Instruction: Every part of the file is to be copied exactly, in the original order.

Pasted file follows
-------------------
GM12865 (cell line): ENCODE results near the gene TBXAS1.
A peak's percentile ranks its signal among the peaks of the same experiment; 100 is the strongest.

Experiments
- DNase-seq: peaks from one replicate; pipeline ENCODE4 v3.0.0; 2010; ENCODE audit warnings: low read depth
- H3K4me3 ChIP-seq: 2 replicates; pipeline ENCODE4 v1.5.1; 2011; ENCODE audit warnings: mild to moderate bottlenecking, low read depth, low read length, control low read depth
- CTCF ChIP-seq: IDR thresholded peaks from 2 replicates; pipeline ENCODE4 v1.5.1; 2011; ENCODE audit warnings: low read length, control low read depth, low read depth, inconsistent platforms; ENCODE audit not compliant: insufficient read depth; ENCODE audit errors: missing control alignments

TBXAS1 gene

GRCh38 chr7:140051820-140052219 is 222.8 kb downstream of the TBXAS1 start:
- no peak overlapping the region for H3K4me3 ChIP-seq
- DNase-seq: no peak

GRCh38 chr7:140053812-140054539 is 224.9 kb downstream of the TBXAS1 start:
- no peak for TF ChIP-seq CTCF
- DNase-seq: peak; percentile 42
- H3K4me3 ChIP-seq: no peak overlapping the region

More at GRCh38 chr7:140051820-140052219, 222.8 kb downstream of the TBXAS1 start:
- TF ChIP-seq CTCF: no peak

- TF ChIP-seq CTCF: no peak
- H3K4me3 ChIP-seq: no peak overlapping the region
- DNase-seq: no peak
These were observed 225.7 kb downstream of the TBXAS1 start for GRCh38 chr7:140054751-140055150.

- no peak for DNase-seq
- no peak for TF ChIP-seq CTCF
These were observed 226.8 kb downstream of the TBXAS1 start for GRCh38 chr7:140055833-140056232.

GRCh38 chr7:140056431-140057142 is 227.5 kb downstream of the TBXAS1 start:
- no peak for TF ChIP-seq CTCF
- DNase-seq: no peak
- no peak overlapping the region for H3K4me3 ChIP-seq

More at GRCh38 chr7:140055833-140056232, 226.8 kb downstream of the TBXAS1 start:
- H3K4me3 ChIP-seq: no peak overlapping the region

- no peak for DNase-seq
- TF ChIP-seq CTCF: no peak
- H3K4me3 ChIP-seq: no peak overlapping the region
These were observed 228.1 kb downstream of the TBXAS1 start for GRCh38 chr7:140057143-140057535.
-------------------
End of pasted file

GM12865 (cell line): ENCODE results near the gene TBXAS1.
A peak's percentile ranks its signal among the peaks of the same experiment; 100 is the strongest.

Experiments
- DNase-seq: peaks from one replicate; pipeline ENCODE4 v3.0.0; 2010; ENCODE audit warnings: low read depth
- H3K4me3 ChIP-seq: 2 replicates; pipeline ENCODE4 v1.5.1; 2011; ENCODE audit warnings: mild to moderate bottlenecking, low read depth, low read length, control low read depth
- CTCF ChIP-seq: IDR thresholded peaks from 2 replicates; pipeline ENCODE4 v1.5.1; 2011; ENCODE audit warnings: low read length, control low read depth, low read depth, inconsistent platforms; ENCODE audit not compliant: insufficient read depth; ENCODE audit errors: missing control alignments

TBXAS1 gene

GRCh38 chr7:140051820-140052219 is 222.8 kb downstream of the TBXAS1 start:
- no peak overlapping the region for H3K4me3 ChIP-seq
- DNase-seq: no peak

GRCh38 chr7:140053812-140054539 is 224.9 kb downstream of the TBXAS1 start:
- no peak for TF ChIP-seq CTCF
- DNase-seq: peak; percentile 42
- H3K4me3 ChIP-seq: no peak overlapping the region

More at GRCh38 chr7:140051820-140052219, 222.8 kb downstream of the TBXAS1 start:
- TF ChIP-seq CTCF: no peak

- TF ChIP-seq CTCF: no peak
- H3K4me3 ChIP-seq: no peak overlapping the region
- DNase-seq: no peak
These were observed 225.7 kb downstream of the TBXAS1 start for GRCh38 chr7:140054751-140055150.

- no peak for DNase-seq
- no peak for TF ChIP-seq CTCF
These were observed 226.8 kb downstream of the TBXAS1 start for GRCh38 chr7:140055833-140056232.

GRCh38 chr7:140056431-140057142 is 227.5 kb downstream of the TBXAS1 start:
- no peak for TF ChIP-seq CTCF
- DNase-seq: no peak
- no peak overlapping the region for H3K4me3 ChIP-seq

More at GRCh38 chr7:140055833-140056232, 226.8 kb downstream of the TBXAS1 start:
- H3K4me3 ChIP-seq: no peak overlapping the region

- no peak for DNase-seq
- TF ChIP-seq CTCF: no peak
- H3K4me3 ChIP-seq: no peak overlapping the region
These were observed 228.1 kb downstream of the TBXAS1 start for GRCh38 chr7:140057143-140057535.